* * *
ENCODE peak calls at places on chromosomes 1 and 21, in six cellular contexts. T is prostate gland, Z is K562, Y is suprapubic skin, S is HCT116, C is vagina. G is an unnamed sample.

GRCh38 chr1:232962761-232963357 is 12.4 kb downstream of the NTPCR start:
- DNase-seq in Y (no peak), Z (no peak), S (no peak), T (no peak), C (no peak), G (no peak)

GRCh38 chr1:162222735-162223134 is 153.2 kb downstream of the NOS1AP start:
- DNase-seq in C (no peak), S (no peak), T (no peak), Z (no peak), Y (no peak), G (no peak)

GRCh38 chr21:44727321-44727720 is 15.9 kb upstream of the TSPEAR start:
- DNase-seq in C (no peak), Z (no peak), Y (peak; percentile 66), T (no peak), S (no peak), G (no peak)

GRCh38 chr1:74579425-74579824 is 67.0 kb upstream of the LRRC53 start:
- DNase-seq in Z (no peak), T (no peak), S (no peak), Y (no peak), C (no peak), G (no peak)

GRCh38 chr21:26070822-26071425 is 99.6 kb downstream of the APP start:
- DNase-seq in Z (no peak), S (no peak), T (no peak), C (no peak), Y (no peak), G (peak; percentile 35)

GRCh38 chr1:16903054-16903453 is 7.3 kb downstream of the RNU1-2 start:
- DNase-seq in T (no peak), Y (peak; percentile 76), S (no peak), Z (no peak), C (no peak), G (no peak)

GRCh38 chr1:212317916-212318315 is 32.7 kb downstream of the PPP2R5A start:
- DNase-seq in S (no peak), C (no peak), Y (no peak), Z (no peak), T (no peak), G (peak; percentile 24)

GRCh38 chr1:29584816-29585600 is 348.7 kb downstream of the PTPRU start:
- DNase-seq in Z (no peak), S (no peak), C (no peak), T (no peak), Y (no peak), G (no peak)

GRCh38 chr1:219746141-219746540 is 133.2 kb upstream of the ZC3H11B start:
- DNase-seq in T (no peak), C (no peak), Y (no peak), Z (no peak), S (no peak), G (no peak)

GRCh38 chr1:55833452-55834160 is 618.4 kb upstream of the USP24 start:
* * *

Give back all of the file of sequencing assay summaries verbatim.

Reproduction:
ENCODE peak calls at places on chromosomes 1 and 21, in six cellular contexts. T is prostate gland, Z is K562, Y is suprapubic skin, S is HCT116, C is vagina. G is an unnamed sample.

GRCh38 chr1:232962761-232963357 is 12.4 kb downstream of the NTPCR start:
- DNase-seq in Y (no peak), Z (no peak), S (no peak), T (no peak), C (no peak), G (no peak)

GRCh38 chr1:162222735-162223134 is 153.2 kb downstream of the NOS1AP start:
- DNase-seq in C (no peak), S (no peak), T (no peak), Z (no peak), Y (no peak), G (no peak)

GRCh38 chr21:44727321-44727720 is 15.9 kb upstream of the TSPEAR start:
- DNase-seq in C (no peak), Z (no peak), Y (peak; percentile 66), T (no peak), S (no peak), G (no peak)

GRCh38 chr1:74579425-74579824 is 67.0 kb upstream of the LRRC53 start:
- DNase-seq in Z (no peak), T (no peak), S (no peak), Y (no peak), C (no peak), G (no peak)

GRCh38 chr21:26070822-26071425 is 99.6 kb downstream of the APP start:
- DNase-seq in Z (no peak), S (no peak), T (no peak), C (no peak), Y (no peak), G (peak; percentile 35)

GRCh38 chr1:16903054-16903453 is 7.3 kb downstream of the RNU1-2 start:
- DNase-seq in T (no peak), Y (peak; percentile 76), S (no peak), Z (no peak), C (no peak), G (no peak)

GRCh38 chr1:212317916-212318315 is 32.7 kb downstream of the PPP2R5A start:
- DNase-seq in S (no peak), C (no peak), Y (no peak), Z (no peak), T (no peak), G (peak; percentile 24)

GRCh38 chr1:29584816-29585600 is 348.7 kb downstream of the PTPRU start:
- DNase-seq in Z (no peak), S (no peak), C (no peak), T (no peak), Y (no peak), G (no peak)

GRCh38 chr1:219746141-219746540 is 133.2 kb upstream of the ZC3H11B start:
- DNase-seq in T (no peak), C (no peak), Y (no peak), Z (no peak), S (no peak), G (no peak)

GRCh38 chr1:55833452-55834160 is 618.4 kb upstream of the USP24 start: